A look into the history of Bangladeshi dance
Despite being perhaps the oldest performing art form, dance, has not witnessed the kind of research or studies it deserves in Bangladesh. Fortunately, in recent years, some dance exponents and enthusiasts have taken the initiative to conduct researches and in-depth studies on the medium.
Shaikh Mehedi Hasan, who is currently doing a PhD on dance at the Department of Theatre and Music, Dhaka University, understands the need for such endeavours. In this regard, Mehedi has formed Centre for Dance Research (CDR). The organisation made its debut with a photo exhibition at the ongoing 'mela' (fair) at the Plaza of National Art Gallery, Bangladesh Shilpakala Academy (BSA). The 'mela' and exhibition are part of the 4th National Dance Festival that ends today with a grand celebration of International Dance Day.
Mehedi, who is also a cultural correspondent for the daily Prothom Alo, decided to consider 1947 as the formative year in the contemporary history of dance in our country. "In December, 1947 Gawhar Jamil and his friend Rabi Shankar ('tabla' player) founded the first formal institution for dance -- called 'Shilpakala Bhaban.' The school started with three students -- Rawshan Jamil (who later went on to become an accomplished actress), Tapoti and Gawhar's sister Shipra Roy," says Mehedi. Rare black and white photos of the late Jamils (Gawhar and Rawshan) trace that history.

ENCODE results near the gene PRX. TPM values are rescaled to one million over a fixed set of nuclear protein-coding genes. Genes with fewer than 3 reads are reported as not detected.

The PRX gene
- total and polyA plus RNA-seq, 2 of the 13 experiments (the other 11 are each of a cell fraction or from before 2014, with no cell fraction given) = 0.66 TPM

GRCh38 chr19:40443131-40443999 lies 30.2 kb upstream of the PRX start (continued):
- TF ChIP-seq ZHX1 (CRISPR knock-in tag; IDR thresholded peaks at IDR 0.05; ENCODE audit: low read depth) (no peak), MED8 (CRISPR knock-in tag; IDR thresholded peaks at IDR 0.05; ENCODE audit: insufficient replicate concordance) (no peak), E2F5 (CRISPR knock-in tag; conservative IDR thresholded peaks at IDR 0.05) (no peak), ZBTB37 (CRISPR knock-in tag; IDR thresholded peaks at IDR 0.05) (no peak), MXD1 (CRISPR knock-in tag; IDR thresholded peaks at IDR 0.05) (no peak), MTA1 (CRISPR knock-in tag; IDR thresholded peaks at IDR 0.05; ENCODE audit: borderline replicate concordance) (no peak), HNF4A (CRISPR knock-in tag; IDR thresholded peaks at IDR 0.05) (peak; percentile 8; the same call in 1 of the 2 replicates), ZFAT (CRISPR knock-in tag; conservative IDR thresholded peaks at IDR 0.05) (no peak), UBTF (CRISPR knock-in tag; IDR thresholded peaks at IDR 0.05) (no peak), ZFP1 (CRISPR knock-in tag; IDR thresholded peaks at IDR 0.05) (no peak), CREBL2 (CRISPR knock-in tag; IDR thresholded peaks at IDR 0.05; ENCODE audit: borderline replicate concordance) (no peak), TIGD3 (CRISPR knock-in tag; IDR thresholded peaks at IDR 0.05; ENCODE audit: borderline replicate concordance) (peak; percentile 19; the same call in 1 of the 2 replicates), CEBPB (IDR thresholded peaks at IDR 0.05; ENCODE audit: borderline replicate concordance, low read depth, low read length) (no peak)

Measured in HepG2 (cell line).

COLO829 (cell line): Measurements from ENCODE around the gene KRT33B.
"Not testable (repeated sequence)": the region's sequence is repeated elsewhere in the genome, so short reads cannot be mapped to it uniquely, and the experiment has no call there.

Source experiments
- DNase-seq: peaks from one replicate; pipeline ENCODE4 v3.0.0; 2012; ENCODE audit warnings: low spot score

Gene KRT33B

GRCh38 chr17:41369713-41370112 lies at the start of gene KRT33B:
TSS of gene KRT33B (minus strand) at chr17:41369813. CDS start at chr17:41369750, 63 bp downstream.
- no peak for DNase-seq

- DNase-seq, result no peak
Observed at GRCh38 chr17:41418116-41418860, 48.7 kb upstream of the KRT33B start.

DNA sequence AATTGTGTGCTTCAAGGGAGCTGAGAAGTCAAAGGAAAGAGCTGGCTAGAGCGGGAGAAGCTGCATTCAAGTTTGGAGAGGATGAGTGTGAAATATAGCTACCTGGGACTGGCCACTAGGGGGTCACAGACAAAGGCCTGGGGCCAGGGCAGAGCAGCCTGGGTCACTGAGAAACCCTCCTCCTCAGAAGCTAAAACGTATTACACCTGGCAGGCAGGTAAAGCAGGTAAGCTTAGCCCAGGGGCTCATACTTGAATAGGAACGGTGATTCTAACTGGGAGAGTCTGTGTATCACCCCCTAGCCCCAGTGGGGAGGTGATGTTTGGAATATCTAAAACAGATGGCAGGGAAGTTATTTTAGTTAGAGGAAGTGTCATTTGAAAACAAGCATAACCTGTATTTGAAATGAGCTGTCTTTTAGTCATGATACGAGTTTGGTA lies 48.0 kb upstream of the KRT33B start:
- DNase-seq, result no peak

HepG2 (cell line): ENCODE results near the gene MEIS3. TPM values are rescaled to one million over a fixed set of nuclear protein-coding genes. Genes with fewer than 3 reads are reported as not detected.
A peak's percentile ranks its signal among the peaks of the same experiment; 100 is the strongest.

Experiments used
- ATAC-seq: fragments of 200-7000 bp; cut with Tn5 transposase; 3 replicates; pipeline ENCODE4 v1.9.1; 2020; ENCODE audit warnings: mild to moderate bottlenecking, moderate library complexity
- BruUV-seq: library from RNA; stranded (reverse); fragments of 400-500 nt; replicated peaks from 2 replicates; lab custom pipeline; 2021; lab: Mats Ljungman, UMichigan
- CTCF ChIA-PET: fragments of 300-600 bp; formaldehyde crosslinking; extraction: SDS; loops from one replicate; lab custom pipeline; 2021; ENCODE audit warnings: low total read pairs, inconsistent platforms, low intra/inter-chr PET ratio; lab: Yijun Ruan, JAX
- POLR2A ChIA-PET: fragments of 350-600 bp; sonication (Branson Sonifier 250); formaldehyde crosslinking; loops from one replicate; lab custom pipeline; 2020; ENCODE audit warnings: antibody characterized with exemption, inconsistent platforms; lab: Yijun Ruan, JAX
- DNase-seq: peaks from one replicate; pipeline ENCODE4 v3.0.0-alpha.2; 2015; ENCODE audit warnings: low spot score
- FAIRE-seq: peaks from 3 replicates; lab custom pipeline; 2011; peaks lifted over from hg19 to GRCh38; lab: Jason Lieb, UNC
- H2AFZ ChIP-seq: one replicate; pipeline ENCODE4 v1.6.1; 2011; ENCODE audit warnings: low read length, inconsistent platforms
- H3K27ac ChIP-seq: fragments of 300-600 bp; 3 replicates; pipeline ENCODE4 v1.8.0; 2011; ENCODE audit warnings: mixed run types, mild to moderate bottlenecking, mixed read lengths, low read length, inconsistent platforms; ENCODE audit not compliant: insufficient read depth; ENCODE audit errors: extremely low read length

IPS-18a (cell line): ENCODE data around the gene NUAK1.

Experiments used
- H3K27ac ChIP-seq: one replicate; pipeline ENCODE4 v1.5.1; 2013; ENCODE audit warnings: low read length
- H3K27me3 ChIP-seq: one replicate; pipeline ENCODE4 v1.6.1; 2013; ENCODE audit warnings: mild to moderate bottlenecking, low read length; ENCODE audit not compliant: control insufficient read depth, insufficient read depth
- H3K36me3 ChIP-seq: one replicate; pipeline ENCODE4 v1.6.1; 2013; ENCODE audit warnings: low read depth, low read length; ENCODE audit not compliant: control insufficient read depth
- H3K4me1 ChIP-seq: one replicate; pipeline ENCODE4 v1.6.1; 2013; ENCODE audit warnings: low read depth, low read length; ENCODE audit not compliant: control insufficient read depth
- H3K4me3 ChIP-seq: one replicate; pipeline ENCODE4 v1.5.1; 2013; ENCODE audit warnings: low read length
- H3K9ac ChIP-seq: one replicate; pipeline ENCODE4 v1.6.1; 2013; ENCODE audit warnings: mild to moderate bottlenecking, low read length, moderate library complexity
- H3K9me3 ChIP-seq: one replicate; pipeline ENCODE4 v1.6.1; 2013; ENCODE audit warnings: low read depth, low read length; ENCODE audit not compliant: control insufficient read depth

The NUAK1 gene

In total there are 49 photographs at the exhibition; 30 of them feature legends and stars of the medium including the late Bulbul Chowdhury. A pioneering dancer born in this part of Bengal, Chowdhury mastered the art form with unbridled passion and determination, leaving behind a legacy. BAFA (Bulbul Academy of Fine Arts) is named after the legendary dancer. Also featured are the maestro Uday Shankar, who popularised Indian classical dance in the west, and his disciple Amala, performing the "Shiva-Parvati" dance. Despite a 19 year age difference, Amala decided that she would get married to her 'guru' and eventually she did.
There's also a photograph featuring a scene from "Nakshi Ka(n)thar Math." First staged in 1961, "Nakshi Ka(n)thar Math" remains the dance-drama performed the most here.
Photos of season dancers and dance gurus from outside the capital have also been included. Mehedi pointed to photographs of the late Jogesh Chandra Das (from Mymensingh) and the late Rasheduddin Talukdar (from Khulna).
Other images highlight indigenous traditions, like Ora(n)o dancers performing at their 'Karam Utshab' and spirited Garo artistes at a 'Wanggala' celebration.
Handwritten notes and letters by renowned dancers are on display, and so are publications on dance, including "Prachya Nrityer Roop o Bikash," compiled and edited by Mehedi.